Snap gave investors an unpleasant surprise in Tuesday by forecasting its first-ever revenue decline. Despite an earnings beat in Q4, shares fell in after-hours trading thanks to a revenue miss and the downbeat forecast, with Apple’s privacy policies squeezing the sector.
- Snap’s shares slump in after-hours trading on falling revenue forecast.
- Apple’s privacy policies are limiting the potential of online advertisers.
- Global X Social Media ETF is up 21% year-to-date.
Snap’s [SNAP] share price fell as much as 15% in after-hours trading, after the company posted its earnings for the fourth quarter (Q4) of 2022 on Tuesday. The results were mixed, with a revenue miss and downbeat forecasts concerning investors, notwithstanding an earnings beat.
While Snap did not provide guidance (for the third consecutive quarter), the company warned that revenues could fall up to 10% in the current period. A significant headwind appears to be Apple’s [AAPL] changes to its privacy policies, which have hampered the income of all ad-driven social media platforms.
The results rounded off a disappointing year for Snap, which is responsible for Snapchat. The company’s stock value has dropped 67.7% in the past 12 months, marking a turbulent year for technology stocks across the board as rising inflation and interest rates hammered performance and valuations.
With gains of 29.2% from the start of the year until Tuesday, it had looked as though Snap would fare better in 2023. However, the early indications are that its revenue struggles will undermine much of this early optimism.
Signs of overvalued shares
Snap’s bottom-line results were, on one level, positive. Non-GAAP earnings per share came in at $0.14, 27.3% above the $0.11 consensus estimate reached by analysts polled by Refinitiv. Nonetheless, this figure reflected a 36.4% year-over-year decline.
Other results were more overtly disappointing. Revenue of $1.30bn fell slightly short of the $1.31bn that analysts had expected, rising just 0.1% year-over-year. Elsewhere, net income fell from $22.6m to a loss of $288.5m, while adjusted EBITDA fell 28.6% year-over-year.
The results give Snap $0.17 earnings per share for fiscal year 2022, 13.3% above the $0.15 that analysts had expected. However, taking the 1 February close, it gives the stock a trailing twelve month price-to-earnings (P/E) ratio of 61, compared to 26.41 for the Nasdaq as a whole.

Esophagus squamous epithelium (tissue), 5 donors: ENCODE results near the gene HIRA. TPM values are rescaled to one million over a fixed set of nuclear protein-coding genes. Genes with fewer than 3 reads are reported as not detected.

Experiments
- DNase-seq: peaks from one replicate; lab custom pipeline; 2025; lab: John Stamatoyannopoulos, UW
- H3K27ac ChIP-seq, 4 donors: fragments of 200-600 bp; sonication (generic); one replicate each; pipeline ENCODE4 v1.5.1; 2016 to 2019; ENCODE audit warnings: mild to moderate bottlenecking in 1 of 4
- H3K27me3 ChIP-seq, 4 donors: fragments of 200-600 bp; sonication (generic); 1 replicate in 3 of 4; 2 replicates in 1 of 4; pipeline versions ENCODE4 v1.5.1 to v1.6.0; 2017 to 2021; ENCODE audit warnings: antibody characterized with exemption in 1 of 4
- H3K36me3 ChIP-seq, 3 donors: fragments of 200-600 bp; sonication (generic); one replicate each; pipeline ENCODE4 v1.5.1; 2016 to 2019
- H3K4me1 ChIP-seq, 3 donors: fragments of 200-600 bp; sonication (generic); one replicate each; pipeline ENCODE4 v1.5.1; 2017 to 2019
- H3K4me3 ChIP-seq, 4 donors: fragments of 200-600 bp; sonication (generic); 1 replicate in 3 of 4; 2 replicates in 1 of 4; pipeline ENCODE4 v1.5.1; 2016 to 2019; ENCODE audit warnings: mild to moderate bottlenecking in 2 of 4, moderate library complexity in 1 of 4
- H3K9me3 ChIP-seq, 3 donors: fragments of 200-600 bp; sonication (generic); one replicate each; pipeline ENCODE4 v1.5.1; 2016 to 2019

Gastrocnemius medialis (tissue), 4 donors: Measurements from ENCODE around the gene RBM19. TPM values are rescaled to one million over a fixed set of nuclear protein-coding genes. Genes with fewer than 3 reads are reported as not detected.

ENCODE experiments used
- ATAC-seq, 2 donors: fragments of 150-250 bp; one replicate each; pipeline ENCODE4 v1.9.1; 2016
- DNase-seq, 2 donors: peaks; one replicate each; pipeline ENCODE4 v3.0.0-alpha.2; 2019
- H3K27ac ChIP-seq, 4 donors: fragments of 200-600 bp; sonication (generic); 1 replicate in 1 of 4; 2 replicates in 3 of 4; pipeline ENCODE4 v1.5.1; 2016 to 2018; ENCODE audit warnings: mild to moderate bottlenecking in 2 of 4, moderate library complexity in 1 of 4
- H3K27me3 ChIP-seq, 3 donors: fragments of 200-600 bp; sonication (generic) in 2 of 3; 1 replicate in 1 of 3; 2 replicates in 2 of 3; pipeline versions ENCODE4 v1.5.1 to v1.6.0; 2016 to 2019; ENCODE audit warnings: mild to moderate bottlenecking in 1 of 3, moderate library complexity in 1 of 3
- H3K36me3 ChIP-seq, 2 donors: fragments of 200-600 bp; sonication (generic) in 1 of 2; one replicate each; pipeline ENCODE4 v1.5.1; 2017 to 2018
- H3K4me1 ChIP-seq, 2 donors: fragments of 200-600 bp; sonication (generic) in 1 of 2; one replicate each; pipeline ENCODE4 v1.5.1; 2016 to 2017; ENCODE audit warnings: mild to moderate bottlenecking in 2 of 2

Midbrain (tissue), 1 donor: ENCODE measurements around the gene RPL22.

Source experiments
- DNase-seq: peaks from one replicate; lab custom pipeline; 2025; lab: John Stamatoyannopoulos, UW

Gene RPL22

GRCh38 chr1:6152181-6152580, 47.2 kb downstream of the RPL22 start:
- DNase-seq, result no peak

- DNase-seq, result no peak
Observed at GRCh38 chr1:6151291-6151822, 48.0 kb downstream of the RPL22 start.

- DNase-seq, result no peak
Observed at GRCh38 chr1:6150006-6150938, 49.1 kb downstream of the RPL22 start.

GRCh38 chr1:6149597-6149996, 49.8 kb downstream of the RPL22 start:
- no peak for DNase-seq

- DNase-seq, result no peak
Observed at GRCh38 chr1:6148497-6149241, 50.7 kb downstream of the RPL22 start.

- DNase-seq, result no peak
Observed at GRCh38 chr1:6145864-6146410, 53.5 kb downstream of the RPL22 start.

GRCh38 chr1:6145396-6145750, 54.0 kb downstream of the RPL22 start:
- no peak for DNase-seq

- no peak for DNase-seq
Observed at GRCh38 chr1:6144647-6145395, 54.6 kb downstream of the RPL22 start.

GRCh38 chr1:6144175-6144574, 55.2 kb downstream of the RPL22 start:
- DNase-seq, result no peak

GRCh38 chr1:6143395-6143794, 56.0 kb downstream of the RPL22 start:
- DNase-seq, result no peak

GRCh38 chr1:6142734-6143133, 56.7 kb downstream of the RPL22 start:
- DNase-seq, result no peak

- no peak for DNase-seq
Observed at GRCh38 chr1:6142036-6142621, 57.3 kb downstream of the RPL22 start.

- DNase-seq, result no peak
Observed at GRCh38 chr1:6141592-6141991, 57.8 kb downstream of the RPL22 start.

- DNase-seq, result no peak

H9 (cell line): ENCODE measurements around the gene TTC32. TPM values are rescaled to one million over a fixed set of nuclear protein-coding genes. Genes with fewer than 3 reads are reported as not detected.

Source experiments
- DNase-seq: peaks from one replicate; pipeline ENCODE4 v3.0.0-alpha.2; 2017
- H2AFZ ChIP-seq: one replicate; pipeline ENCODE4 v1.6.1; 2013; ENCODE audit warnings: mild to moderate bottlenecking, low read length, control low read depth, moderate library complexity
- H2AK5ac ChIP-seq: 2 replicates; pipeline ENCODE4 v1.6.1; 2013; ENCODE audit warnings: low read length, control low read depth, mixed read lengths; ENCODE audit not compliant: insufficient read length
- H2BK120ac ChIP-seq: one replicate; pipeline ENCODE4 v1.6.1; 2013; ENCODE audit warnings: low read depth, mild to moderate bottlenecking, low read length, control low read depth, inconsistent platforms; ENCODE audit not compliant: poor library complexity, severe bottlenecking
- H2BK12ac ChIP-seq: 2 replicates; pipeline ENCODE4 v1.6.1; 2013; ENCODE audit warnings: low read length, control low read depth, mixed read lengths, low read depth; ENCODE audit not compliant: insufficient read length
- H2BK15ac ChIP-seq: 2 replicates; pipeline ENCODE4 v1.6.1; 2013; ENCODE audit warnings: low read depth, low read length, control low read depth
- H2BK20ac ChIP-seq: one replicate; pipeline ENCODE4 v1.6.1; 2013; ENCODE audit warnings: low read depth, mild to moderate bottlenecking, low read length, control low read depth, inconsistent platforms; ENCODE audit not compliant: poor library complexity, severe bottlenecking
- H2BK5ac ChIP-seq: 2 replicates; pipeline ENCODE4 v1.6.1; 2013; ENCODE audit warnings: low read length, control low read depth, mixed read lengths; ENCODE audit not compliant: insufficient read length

As noted, Snap did not provide detailed guidance. However, its investor letter predicted a year-over-year decline of between 2% to 10% in its upcoming Q1 revenue.
Snap bulls will point to positive subscription data in the results. Daily active users of the social media platform Snapchat increased 17% year-over-year to 375 million, while Snapchat+, Snap’s paid platform, rose to over two million subscribers.
However, it is the company’s rate of growth that will concern most investors. Full-year revenue has grown at an average rate of 41.9% over the last four years, but in 2022 this fell to just below 11.8%. Snap’s investor letter said this reflected “the rapid deceleration in digital advertising growth”. Combined with Snap’s forecast that revenue is likely to fall for the first time in Q1, its relatively high P/E ratio is increasingly hard to justify.
Privacy policies eat into ad earnings
Snap is not the only company struggling as a result of declining ad revenues. The tough economic conditions of 2022 led to many companies restricting their advertising spend, hitting the top line of ad-dependent companies such as Twitter, Meta [META], and Alphabet [GOOGL].
However, Meta released its results after markets closed on Wednesday, and shares for the company rose as high as 20% in after-hours trading. Investors may be wondering whether this indicates that Snap’s woes are confined to the company itself, rather than reflecting a deteriorating trend throughout the ad-driven social media industry.
Funds in focus: Global X Social Media ETF
Bulls may argue that once the current economic conditions ease, the online advertising market will see a return to its previous growth.
“Advertising demand hasn’t really improved, but it hasn’t gotten significantly worse either,” Snap CEO Evan Spiegel told analysts following the results. Spiegel added that advertisers are “managing their spend very cautiously so they can react quickly to any changes in the environment.”
Investors hoping to capitalise on a potential rebound for Snap can watch the Global X Social Media ETF [SOCL]. As of 31 January, Snap is the fifth-largest holding in SOCL with a 5.72% weighting. Meta is its second largest, with 9.46%, while Alphabet has 4.00%.
SOCL has fallen 24.7% in the past 12 months, but has gained 20.5% in 2023 to date.
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